In many of the cases brought against religious abusers of all faiths the parents are usually the last to know what is happening to their children. They are not informed by the school, nor by the local police.
Parents have to figure it out by forcing the discussion with their children, the victims, which only furthers the width and depth of the shame and pain these children are now forced to endure.
We cannot trust the people who operate these institutions for one simple and obvious reason, they will not submit to the rule of secular law.
This is not to say that these abuses do not occur in secular institutions, the Penn State Scandal is a prime example of this (despite the obvious religious overtones of the coaching staff and of other faculty) but it also serves as an example of how secular law enforcement works.
Jerry Sandusky, the man who raped all those children, is behind bars for 30 to 60 years, a life sentence for the then 68-year-old man. Joe Paterno, the coach who failed to adequately report the abuse ten years before the revelations, was forced into retirement, publicly shamed, and died knowing his legacy would forever be linked to child rape.
There has been no such criminal punishment leveled against the thousands of pedophile members of the clergy in the vast amount of abuse cases to date.
Penn State was fined $60 million by the NCAA, forced to vacate all their wins during Sandusky’s tenure of rape, banned from the postseason for four years, and had their share of the money from the Bowl games stripped and donated to charities helping child abuse victims.
None of that would have happened if Penn State could’ve claimed a religious exemption. To date, no religious institution where the rape of children has occurred has been subjected to anything close to this response.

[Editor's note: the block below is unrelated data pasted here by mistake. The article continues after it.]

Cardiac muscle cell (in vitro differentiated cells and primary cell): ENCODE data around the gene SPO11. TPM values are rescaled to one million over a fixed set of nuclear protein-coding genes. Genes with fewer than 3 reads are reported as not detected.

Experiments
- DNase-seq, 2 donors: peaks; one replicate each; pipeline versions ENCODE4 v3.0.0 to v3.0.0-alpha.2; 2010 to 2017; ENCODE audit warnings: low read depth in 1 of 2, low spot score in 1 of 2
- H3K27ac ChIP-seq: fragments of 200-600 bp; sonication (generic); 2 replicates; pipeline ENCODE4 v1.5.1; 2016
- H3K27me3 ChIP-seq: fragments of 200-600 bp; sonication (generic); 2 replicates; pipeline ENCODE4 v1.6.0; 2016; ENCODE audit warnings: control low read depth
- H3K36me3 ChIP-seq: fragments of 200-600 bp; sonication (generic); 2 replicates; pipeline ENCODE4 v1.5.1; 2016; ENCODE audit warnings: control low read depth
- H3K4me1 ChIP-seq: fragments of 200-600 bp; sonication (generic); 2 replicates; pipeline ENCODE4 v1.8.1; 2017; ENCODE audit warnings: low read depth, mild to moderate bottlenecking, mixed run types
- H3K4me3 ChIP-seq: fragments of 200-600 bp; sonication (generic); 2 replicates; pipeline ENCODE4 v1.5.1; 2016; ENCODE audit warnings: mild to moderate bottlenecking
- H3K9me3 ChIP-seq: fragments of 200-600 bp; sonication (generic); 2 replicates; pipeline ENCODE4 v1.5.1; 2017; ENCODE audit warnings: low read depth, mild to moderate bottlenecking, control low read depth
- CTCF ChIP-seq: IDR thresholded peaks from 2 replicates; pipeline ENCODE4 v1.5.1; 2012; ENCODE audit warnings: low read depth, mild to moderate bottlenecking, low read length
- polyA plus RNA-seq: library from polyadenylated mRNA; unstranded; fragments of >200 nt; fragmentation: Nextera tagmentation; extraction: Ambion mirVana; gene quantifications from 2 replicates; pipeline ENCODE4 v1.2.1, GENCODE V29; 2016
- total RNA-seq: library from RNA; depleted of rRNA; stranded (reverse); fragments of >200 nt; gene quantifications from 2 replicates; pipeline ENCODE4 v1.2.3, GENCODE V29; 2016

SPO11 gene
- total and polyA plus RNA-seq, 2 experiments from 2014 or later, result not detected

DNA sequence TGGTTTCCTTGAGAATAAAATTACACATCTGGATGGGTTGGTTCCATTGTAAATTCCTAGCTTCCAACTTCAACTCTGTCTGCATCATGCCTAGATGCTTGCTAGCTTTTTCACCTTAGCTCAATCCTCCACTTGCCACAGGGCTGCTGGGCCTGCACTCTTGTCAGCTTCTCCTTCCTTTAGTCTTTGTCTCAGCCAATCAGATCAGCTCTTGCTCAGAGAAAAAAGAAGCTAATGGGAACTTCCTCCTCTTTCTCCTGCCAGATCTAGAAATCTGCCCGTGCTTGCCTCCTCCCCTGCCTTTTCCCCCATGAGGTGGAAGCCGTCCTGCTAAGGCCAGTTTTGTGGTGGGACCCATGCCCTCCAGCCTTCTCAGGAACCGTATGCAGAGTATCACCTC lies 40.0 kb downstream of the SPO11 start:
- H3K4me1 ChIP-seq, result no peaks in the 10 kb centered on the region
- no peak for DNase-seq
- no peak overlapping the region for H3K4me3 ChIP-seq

Knowing that what makes any parent think that a religious establishment would bother with stopping a rapist amongst their faculty or coaching staff?
To even claim an exemption from the requirements of educational standards and child safety laws by these establishments of religion is a violation of who and what we are as a nation.
Remember, the first ten words of the first amendment of the constitution read “Congress shall make no law respecting an establishment of religion”. That means the claim of religious freedom does not allow for violations of the secular laws set forth to secure the health, happiness, and well-being of the people, especially our children.
So when you are looking at the options for your loved one’s future ask yourself this, “Is my child safe in an environment where the people who can commit atrocities do so without the oversight of our laws?”
If a school is more loyal to the public image of the church and less so to the safety of the children in their care, than a secular school is automatically the better choice.
No matter how well structured the educational curriculum, no matter how successful at sending students off to college, no matter how holy they claim to be, what value is all of that if the teachers are raping their students without recourse.
If the school places their allegiance to their religion over that of the state’s laws, then they leave your children open to horrors that have claimed thousands of lives.
Our children deserve better than that.
Fighting this assumption that religious establishments are safe for children is one of the ways we can all Talk Like An Atheist.